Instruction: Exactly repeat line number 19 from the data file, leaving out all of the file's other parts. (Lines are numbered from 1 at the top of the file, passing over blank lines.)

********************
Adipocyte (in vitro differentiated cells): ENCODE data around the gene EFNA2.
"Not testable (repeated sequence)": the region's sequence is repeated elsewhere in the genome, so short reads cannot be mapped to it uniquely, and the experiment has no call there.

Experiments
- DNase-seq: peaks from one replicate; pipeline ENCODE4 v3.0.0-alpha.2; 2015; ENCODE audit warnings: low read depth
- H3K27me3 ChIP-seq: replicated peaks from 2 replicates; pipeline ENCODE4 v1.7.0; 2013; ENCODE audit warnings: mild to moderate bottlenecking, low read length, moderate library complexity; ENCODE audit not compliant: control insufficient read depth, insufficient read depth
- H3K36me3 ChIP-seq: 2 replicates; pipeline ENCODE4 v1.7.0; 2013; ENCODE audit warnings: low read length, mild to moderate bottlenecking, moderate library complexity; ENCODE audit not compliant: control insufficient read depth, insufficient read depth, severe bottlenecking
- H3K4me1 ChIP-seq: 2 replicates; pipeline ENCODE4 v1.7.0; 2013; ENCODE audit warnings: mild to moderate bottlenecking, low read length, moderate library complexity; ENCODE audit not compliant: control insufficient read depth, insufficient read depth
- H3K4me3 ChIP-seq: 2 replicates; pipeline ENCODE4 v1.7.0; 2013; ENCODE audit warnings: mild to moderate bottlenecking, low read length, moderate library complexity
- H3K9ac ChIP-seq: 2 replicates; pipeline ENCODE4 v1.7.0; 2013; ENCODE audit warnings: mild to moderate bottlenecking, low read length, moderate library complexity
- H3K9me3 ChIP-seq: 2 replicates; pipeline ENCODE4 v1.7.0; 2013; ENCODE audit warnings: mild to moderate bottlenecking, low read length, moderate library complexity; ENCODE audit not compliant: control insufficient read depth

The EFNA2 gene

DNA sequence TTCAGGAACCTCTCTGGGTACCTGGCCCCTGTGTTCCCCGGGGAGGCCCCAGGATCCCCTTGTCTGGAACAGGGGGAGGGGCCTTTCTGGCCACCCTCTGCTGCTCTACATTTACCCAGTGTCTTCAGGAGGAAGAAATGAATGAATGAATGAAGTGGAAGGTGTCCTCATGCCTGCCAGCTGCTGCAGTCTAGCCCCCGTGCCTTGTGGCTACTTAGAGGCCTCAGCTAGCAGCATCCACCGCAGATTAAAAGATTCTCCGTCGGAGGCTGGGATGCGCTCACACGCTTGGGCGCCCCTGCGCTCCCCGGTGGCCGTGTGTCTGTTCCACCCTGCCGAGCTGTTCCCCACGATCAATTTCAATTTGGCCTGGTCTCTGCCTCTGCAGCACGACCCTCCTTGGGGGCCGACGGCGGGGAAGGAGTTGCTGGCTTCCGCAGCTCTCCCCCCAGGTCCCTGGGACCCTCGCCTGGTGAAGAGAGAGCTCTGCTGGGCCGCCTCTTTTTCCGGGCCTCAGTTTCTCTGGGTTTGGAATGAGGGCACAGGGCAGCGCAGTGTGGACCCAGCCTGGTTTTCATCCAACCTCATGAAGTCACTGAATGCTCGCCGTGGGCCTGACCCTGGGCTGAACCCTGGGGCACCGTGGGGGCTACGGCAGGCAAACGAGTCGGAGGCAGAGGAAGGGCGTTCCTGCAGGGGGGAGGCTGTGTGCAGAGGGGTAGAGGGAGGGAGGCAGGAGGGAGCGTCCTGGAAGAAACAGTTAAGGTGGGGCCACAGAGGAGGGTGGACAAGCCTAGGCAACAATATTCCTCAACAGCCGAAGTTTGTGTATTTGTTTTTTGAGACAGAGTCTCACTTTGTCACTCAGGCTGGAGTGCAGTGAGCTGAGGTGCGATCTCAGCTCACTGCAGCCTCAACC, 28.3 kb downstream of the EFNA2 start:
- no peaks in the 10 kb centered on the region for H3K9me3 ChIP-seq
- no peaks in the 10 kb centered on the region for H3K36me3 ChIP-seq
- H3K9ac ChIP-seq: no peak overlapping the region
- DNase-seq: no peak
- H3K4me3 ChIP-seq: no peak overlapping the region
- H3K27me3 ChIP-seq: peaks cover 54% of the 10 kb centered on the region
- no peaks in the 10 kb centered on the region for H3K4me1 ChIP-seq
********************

- no peaks in the 10 kb centered on the region for H3K4me1 ChIP-seq